Q. I would like to refinance my adjustable-rate mortgage to lock in one of today's low rates. But I don't want to pay a lot of fees for a new mortgage that would actually make my monthly payments bigger over the next year. Refinancing would cost thousands, which seems like an awful lot for a loan of only about $80,000. What should I do?
A. You might consider a home-equity loan instead of an ordinary mortgage. Many home-equity loans are unusually attractive now.
Yours is a dilemma that confronts many homeowners with adjustable mortgages, or ARMs: They may be happy with the low interest rates they're paying today -- in many cases only 4 percent or so -- but they worry their rates will rise in the future.
It would be nice to lock into a low fixed rate, but refinancing fees can total thousands. That's hard to swallow, especially as the refinancing might make monthly payments bigger, at least for now.
How could that happen?
Because ARM payments are recalculated every year, based on the remaining debt and the number of years left on the loan. Typically, the interest rate is set by adding 2.75 percentage points to the current yield of one-year Treasury bills.
That yield is now about 1.3 percent. So ARMs adjusting now will charge just over 4 percent until they are recalculated a year from now.
Four percent is terrific, but suppose the ARM goes to 8 percent or 10 percent sometime in the future, leaving the homeowner with much higher payments?
Many ARM holders would prefer to avoid that prospect by refinancing to a fixed-rate mortgage that will carry the same rate permanently. For many, that predictability is valuable even if for the next year, the fixed rate is 5 percent or 6 percent compared to the ARM's 4 percent.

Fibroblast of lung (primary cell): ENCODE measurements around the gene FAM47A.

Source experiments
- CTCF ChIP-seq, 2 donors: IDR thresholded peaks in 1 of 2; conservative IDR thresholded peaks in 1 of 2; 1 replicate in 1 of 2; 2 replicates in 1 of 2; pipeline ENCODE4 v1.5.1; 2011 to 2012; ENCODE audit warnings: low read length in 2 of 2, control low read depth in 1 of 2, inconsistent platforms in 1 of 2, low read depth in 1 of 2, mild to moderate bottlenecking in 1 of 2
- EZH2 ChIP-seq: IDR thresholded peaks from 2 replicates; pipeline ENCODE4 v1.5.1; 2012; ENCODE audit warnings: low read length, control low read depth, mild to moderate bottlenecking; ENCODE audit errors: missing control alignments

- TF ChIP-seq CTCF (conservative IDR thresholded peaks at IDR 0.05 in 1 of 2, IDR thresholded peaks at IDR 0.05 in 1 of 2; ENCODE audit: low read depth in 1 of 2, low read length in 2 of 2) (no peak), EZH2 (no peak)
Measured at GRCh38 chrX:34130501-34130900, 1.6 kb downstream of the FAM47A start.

Unfortunately, a traditional refinancing can involve thousands of dollars in fees. There's a title search, application and appraisal fees, and if you're to get the lowest rate possible, upfront interest charges called points. Each point is 1 percent of the loan amount, and these days the average mortgage charges 1.5 points.
This is why a home-equity loan can work well in some cases.
Like a traditional mortgage, a home-equity loan uses the home as collateral. To get one, you must have equity in the home -- that is, the home must be worth more than the remaining debt on it.
Interest rates on home-equity loans are typically a percentage point or two higher than rates on ordinary fixed-term mortgages.
But right now there are some unusually good deals. E-Trade, the online bank and brokerage at www.etrade.com, is charging only 6 percent for fixed-rate home-equity loans .
Most important: There are no fees. No title insurance. No appraisal. Nothing other than a $300 charge if you pay off the loan within the first two years. And interest payments on home-equity loans of up to $100,000 are deductible on your federal tax return.
So if you have enough equity in your home, you could take out a 6 percent home-equity loan and use the money to pay off all or part of the old mortgage.
Granted, you could get a lower rate -- about 5 percent -- with a fixed, 15-year mortgage. That could make more sense if you expect to have the loan long enough for the slightly lower payment to offset the refinancing costs.
By the way, you may see home-equity rates in the 4 percent and 5 percent range. These generally are for lines of credit that work like credit cards. You borrow only when you want. The interest rates are adjusted every month and could go much higher in the future.
That's the hazard you're trying to escape by getting rid of your ARM. So be sure to get a home-equity installment loan with a permanent rate.
To shop for loans, try the Web site of Bankrate.com, the lending information company, at www.bankrate.com.
XJeff Brown is a business columnist for The Philadelphia Inquirer. E-mail him at firstname.lastname@example.org.